Midd-West superintendent Rick Musselman projects a startup program would add a significant cost the first year to Midd-West’s budget, along with increased costs each subsequent year — meaning the total cost of football could be $66,000 the first year Midd-West struck out on its own, and $51,000 to $56,000 each year thereafter.

“These are estimates, but we feel these are fairly accurate,” Musselman said in an email in late July.

By comparison, Juniata High School spent $49,800 on its football team last year, and Mifflin County $59,600. The cost for both of those teams and the East Juniata co-op varies from year to year.

“There really is a difference when asking ‘what does a football program cost?'” said Michael Miller, the business manager at Midd-West. “At the end of the day it’s what your general fund cost is plus that booster support, but when you talk to most business managers they’ll just give you the general fund number. It really complicates things.”

Booster support, both Miller and Musselman agree, is going to happen. But when, and how much, can’t be counted on — for example, pledges of $20,000 each from Midd-West’s elementary football program and a consortium of local businesses are merely promises until the money is in the bank. And that money may bypass the school’s books.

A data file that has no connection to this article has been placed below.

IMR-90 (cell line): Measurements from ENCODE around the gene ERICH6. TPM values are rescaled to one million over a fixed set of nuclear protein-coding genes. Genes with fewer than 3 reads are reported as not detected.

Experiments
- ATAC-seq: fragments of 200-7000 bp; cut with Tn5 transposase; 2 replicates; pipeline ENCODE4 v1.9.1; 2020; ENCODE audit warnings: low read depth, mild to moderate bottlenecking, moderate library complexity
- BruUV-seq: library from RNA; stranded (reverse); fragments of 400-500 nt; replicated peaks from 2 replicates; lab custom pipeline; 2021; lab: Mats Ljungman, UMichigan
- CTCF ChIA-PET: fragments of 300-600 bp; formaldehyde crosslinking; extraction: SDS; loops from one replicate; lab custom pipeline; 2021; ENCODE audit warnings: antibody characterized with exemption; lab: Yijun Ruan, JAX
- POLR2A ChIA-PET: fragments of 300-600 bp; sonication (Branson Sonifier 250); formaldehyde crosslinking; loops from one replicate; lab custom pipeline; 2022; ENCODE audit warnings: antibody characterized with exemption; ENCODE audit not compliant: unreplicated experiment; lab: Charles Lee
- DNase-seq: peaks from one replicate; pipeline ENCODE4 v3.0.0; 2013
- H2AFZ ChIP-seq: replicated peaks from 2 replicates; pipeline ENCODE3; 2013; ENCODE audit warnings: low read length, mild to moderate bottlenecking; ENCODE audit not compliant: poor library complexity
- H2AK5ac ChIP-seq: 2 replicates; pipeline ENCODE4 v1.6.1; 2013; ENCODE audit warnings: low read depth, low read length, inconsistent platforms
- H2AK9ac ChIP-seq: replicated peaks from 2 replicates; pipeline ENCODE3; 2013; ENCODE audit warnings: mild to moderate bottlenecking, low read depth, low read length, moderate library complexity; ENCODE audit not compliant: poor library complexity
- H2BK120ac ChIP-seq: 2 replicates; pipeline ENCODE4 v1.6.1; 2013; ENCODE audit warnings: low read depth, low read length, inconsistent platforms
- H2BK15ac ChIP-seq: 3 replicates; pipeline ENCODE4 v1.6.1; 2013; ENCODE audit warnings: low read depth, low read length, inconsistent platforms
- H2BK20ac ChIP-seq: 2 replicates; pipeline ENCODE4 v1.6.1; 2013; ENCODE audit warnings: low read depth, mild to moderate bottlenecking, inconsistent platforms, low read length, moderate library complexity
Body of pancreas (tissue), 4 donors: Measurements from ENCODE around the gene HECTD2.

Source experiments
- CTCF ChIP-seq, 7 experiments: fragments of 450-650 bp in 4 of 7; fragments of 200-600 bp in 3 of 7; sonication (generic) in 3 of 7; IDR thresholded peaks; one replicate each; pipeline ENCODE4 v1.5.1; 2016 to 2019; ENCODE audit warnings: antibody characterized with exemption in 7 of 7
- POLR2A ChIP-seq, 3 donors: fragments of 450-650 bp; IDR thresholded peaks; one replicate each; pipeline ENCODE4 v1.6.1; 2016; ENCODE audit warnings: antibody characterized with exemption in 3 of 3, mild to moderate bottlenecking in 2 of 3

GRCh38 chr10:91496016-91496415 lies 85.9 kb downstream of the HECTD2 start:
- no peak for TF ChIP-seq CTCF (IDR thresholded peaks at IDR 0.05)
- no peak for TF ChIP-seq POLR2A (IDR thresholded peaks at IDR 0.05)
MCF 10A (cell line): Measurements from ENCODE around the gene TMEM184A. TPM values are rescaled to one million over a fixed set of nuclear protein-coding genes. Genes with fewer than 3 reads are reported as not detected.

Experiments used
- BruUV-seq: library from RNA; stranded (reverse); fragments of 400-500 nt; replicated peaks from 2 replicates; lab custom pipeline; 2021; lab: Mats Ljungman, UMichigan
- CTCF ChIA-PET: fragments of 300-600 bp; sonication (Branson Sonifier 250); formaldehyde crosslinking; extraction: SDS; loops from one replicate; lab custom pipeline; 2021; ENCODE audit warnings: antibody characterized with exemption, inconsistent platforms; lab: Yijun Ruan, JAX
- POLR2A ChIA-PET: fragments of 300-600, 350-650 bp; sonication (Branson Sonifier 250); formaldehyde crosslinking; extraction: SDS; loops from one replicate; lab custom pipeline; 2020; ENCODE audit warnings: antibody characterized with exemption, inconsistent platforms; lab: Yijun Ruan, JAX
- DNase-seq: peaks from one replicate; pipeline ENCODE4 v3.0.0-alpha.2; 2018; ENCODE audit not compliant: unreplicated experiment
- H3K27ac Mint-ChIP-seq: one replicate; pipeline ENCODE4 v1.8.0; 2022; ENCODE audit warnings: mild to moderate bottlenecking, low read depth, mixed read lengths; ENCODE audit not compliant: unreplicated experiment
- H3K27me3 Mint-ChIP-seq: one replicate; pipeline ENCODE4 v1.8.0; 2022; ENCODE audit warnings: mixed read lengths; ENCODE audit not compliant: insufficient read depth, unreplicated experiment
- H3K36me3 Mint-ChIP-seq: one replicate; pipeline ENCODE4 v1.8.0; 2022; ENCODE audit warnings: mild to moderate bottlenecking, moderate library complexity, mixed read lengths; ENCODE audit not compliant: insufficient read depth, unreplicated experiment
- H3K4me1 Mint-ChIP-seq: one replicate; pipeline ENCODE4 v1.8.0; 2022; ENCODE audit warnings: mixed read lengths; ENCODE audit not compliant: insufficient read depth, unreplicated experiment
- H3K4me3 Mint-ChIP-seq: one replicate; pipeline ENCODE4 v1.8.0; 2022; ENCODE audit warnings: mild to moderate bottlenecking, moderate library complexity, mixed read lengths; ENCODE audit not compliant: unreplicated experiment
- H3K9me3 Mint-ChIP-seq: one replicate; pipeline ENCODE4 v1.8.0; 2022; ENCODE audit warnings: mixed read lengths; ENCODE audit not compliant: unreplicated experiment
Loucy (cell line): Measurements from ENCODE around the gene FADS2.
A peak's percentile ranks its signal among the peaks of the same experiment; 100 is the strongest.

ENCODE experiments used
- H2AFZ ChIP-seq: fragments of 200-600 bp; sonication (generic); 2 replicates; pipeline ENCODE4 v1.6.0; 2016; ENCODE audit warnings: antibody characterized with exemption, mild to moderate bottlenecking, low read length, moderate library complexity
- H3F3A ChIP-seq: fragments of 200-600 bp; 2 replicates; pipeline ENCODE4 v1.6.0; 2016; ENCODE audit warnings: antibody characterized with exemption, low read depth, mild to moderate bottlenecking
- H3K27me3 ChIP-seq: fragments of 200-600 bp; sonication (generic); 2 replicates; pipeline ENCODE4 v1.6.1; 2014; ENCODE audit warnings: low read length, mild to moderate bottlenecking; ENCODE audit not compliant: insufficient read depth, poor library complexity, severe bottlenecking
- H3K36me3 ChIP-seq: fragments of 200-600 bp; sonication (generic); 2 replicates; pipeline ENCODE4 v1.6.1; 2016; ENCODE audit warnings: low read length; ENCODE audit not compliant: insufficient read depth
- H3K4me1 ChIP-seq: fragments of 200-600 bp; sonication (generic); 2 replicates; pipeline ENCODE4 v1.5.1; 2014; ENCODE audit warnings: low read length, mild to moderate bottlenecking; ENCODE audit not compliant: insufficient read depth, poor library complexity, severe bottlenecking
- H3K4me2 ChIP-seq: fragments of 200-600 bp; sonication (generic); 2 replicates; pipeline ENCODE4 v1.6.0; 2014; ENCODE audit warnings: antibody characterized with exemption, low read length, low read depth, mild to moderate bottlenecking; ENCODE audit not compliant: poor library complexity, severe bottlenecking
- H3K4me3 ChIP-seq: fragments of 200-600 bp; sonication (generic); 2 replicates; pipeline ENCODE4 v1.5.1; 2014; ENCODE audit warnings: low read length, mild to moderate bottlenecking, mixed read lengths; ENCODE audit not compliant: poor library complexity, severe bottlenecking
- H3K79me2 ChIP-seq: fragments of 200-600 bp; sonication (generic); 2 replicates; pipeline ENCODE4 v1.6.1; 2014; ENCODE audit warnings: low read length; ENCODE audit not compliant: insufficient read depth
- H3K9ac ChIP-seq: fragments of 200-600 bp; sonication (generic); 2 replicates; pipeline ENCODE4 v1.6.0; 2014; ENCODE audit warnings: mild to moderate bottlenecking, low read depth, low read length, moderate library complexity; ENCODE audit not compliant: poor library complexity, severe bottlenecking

“My experience has been the donations from booster clubs do not run in as a direct expenditure through the football budget,” Miller said. “Every district is different in how they view their booster support. You just don’t know how active the boosters are and how much they’re actually contributing.”

Or what they’re buying — East Juniata’s boosters, and Mifflinburg’s, have purchased a number of pieces of equipment; those costs do not appear in the school district budget.

Schools do receive some revenue from football — Midd-West is the beneficiary for the East Juniata games as host — but football is nowhere near revenue neutral. Many school districts, including Midd-West, assess an activity fee for athletes, but 50 players at the $50 Midd-West collects only brings $2,500 to the table.

“The funds are nowhere near covering the cost of a sport. It’s a general fund revenue item,” Miller points out. “It’s an offset. There’s basically a big bucket — there’s general fund revenues and general fund expenses.”